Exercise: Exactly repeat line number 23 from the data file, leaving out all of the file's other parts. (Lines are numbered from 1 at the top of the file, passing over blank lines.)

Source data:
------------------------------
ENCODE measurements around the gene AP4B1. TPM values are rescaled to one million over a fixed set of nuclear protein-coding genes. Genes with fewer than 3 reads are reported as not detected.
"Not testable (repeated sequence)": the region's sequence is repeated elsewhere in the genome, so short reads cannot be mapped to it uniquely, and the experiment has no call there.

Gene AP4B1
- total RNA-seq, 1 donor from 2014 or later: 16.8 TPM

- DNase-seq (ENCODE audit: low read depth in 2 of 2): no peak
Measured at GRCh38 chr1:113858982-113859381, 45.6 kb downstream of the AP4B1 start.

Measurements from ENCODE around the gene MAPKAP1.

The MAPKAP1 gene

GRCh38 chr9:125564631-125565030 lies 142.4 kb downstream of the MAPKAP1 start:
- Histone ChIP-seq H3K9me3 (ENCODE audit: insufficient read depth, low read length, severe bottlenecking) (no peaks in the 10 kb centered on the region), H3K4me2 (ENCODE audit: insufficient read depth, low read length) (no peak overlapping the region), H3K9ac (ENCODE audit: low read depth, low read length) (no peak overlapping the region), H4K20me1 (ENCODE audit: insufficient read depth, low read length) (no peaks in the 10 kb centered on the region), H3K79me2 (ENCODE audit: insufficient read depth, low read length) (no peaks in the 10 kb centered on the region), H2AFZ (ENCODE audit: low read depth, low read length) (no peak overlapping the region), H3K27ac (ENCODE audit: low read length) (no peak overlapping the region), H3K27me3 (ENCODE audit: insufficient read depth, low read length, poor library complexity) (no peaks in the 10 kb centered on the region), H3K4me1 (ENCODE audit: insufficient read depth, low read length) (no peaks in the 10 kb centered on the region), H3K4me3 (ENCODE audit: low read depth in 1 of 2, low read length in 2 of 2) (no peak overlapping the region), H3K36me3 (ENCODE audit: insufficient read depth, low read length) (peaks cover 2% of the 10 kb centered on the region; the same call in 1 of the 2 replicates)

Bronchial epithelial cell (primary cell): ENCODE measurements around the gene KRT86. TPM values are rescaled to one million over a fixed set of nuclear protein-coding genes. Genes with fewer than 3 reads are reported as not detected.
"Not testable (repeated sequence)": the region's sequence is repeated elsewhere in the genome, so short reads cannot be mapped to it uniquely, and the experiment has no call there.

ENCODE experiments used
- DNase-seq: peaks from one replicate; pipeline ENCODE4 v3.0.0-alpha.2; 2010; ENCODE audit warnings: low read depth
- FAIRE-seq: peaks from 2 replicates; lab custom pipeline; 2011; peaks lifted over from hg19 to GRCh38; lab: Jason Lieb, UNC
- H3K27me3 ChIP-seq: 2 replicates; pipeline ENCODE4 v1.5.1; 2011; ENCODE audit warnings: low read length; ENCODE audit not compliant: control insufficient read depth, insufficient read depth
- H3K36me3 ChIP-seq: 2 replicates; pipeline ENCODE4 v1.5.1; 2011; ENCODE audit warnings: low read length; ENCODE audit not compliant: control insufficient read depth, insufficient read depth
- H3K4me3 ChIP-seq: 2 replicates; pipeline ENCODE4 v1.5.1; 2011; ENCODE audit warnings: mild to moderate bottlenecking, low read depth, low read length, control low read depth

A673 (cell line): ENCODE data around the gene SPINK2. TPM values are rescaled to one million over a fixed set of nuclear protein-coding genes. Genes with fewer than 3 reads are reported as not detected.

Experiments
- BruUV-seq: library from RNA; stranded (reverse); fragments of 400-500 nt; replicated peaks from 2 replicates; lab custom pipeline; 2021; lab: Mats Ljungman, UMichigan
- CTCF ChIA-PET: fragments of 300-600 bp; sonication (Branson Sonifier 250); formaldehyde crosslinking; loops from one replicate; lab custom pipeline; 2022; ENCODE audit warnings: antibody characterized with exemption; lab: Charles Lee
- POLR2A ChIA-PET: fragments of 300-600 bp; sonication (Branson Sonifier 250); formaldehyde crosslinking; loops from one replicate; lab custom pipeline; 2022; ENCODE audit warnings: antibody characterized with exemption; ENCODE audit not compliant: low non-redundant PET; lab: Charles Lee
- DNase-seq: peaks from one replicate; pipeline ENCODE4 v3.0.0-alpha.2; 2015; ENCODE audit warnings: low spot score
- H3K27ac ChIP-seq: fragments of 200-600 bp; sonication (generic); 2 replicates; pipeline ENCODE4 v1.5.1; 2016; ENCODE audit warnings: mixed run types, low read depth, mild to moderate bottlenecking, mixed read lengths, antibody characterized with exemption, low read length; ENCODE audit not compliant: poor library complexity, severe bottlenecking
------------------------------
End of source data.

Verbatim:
- POLR2A ChIA-PET: fragments of 300-600 bp; sonication (Branson Sonifier 250); formaldehyde crosslinking; loops from one replicate; lab custom pipeline; 2022; ENCODE audit warnings: antibody characterized with exemption; ENCODE audit not compliant: low non-redundant PET; lab: Charles Lee